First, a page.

Biblical Research Library


Book 47: Fellowship and Unity of the Organic Body

Book 55: Organic Function of the Body of Christ



We once concluded with the outpouring of our heart to an electric audience of attentive Bible lovers. After the lesson, one seemingly apprehensive, but convicted believer, stood up and valiantly said, “I want to be baptized right now!”

So after initial preparations for the event, both of us proceeded down into the water.   There was a sense of nervous apprehension in the willing subject who had declared his intentions to follow Jesus.   He was quite nervous with his first step into the water. As the subject was in the process of being laid back into the water in order to be immersed, arms and legs went flinging everywhere. Hands and feet grabbed after everything that was above water.   He was hydrophobic (terrified of water). After some reassuring persuasion, the self-confessed hydrophobic believer fought against his fears.   Nevertheless, we almost both went down into the water, he wide-eyed and struggling, and me not seeking to be rebaptized. What was so encouraging was that he overcame his fear of water in order to follow Jesus into the Jordan River.   He had not informed us before of his phobia. However, regardless of his phobia of water, he was determined to be baptized as Jesus had commanded.   After the experience, no one in the attentive audience let him pass without hugs and encouragement for his courage to overcome his fear of water in order to obey the gospel.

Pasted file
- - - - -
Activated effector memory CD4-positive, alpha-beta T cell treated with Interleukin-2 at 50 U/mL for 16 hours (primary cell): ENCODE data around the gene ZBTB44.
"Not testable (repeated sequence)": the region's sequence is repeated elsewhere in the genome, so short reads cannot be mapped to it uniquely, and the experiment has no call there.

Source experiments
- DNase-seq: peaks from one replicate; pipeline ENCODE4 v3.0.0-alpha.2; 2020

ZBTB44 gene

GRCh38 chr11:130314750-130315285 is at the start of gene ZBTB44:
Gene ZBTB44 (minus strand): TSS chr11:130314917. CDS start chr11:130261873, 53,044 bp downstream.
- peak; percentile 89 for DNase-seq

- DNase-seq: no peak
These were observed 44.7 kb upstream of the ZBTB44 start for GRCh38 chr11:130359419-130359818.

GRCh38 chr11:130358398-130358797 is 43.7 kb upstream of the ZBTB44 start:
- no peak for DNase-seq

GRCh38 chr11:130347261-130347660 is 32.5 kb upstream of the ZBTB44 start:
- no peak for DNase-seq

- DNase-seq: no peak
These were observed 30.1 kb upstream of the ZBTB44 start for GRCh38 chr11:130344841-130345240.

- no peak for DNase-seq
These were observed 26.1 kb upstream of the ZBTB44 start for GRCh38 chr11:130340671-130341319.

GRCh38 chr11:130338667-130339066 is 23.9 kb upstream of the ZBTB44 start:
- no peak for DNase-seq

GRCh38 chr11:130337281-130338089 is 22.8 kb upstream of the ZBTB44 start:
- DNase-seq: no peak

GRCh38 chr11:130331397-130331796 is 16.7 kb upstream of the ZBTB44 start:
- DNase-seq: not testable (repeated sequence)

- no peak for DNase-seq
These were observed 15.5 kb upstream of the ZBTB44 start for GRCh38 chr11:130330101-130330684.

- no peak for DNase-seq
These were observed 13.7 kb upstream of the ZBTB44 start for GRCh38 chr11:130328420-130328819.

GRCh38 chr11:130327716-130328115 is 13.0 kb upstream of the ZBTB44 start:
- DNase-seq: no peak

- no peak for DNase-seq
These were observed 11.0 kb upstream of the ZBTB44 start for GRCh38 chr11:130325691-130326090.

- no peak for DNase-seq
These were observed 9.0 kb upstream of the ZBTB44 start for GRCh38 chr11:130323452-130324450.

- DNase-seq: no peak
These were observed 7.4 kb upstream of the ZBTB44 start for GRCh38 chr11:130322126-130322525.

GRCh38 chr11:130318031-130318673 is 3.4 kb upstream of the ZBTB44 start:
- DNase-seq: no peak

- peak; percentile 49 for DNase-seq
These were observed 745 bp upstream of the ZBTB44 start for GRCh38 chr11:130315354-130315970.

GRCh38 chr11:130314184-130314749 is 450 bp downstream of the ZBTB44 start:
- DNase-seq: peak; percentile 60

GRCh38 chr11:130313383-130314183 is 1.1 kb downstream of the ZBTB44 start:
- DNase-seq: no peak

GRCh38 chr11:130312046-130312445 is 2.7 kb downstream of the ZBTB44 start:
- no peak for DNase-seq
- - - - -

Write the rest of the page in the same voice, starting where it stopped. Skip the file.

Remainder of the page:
It is unfortunate today that there are thousands of “believers” who claim to be followers (disciples) of Jesus, but they do not have the courage to overcome their hydrophobia. They claim to be followers of Jesus, but they will not follow Him to Aenon where there was much water into which they would be immersed after the example of Jesus (John 3:23). They will not follow Jesus by obedience to His instructions to be baptized in order to be saved (Mark 16:16). And thus, they are not willing to be “of Christ” by baptism into His name (1 Corinthians 1:12,13).